Water ingress over time will penetrate a cored laminate, and eventually cause rot, delamination and failure.   It is generally  recommended that the core be removed in these areas and replaced with solid glass, leaving the core itself un-penetrated by fasteners or fittings.   Failing that, holes or exposed core should at least be well sealed with epoxy to prevent water ingress.   Windstar, as with many older production yachts, had simply had the deck fittings installed directly through the cored area of the deck, with no precautions taken.

On Windstar, the fresh water deck fill and pump out fittings, though installed through balsa-cored areas of the deck, and had been well bedded with butyl tape.   After over 30 years, the fittings remained watertight and the deck core dry and sound.   While I was doing work that exposed this part of the deck,  I took the opportunity to take the precautions I describe above.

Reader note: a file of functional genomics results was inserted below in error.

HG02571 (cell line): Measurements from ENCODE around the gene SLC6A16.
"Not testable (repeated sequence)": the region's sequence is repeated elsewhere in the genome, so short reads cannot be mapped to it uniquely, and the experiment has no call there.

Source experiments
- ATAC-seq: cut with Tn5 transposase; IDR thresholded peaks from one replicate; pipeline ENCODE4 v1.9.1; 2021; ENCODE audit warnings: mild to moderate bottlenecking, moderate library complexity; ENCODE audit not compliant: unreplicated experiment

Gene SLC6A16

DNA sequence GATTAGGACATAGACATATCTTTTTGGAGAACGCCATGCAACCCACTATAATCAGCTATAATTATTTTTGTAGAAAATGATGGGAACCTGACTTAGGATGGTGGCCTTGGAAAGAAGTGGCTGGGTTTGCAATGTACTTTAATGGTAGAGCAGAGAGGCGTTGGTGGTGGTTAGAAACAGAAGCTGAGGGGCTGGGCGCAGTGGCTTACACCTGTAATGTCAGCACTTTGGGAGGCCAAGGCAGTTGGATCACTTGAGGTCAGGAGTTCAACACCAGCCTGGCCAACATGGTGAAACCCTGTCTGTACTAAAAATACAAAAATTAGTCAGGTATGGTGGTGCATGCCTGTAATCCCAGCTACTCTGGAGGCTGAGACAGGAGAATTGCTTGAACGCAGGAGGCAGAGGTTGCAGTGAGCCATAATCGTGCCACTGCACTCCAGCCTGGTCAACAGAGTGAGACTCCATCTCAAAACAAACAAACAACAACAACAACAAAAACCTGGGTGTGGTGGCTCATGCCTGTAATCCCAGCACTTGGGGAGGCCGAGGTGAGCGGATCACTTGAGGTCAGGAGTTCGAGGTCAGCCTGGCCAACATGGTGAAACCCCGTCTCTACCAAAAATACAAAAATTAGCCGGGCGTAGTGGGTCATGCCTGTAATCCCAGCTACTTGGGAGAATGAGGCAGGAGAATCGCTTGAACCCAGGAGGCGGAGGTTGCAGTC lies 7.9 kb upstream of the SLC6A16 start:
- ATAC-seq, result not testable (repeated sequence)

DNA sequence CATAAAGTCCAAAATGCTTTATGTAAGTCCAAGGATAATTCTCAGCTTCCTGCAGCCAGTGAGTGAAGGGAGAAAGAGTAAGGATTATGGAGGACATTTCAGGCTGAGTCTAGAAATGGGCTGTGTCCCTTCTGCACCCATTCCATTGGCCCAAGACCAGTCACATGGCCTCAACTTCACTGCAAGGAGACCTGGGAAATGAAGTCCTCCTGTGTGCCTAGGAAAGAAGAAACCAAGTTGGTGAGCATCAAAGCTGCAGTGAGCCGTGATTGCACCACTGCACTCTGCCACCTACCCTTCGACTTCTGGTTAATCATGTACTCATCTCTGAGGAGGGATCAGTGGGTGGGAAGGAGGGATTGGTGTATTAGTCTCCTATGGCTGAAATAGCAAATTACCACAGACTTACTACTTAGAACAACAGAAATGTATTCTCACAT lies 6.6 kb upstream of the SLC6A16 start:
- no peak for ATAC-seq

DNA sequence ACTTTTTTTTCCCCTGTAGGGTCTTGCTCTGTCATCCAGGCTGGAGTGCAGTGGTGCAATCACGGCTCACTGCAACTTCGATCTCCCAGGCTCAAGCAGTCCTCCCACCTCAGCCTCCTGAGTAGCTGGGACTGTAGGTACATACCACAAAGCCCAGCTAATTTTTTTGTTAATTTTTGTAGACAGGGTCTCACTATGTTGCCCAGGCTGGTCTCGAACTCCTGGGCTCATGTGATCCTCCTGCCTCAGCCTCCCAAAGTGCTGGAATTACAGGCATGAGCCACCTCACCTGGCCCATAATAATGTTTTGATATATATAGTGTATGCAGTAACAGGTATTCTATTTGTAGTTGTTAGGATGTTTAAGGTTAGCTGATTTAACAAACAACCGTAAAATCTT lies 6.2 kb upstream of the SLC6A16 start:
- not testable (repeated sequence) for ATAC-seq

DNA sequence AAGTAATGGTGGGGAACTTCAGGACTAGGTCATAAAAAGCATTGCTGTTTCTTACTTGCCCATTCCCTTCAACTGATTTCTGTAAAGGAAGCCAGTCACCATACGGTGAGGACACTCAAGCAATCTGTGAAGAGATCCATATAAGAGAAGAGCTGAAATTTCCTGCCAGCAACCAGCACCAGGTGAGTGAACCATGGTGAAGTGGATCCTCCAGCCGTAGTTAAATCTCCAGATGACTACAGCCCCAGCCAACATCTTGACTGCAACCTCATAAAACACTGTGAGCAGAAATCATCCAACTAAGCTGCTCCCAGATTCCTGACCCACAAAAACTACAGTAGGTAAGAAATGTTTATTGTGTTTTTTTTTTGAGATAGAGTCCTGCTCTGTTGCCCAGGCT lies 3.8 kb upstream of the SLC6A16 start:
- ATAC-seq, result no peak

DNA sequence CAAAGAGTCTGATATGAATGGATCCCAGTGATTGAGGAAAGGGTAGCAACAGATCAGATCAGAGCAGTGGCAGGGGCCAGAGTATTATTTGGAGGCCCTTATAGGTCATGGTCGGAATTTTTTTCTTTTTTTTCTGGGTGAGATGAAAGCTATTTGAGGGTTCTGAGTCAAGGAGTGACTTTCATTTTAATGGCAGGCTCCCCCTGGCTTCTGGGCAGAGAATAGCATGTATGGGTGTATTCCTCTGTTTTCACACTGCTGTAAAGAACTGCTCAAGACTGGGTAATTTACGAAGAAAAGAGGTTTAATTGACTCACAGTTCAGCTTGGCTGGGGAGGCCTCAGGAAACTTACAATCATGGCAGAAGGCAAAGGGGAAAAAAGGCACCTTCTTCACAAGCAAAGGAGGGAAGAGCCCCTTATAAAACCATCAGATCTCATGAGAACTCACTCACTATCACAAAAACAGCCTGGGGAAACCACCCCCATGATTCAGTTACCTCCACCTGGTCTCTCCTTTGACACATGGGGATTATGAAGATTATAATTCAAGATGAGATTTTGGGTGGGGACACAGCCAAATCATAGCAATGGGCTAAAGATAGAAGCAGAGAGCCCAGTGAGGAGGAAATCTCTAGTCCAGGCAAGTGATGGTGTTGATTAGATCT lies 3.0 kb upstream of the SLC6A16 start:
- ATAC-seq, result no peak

First project, the fresh water fill.

Below is an image of the deck fill penetration, which is through both the deck and liner.   This is a real pain as it is necessary to remove the liner to inspect or work on the underside of the deck.   Since I had elected to remove the liner to strengthen the deck to bulkhead joint anyway, it made sense to deal with the deck fill as well.  See that project here.  

After removing the liner, it was necessary to remove the core in a radius around the deck fill opening.  This was done with an allen key chucked in a drill, working from above.   Crude but very effective, it removes the core from approximately 1” around the existing hole.     The pics should tell the story, but essentially the shaft of the key registers against the existing hole and the spinning key removes the core.  Hold the drill with both hands!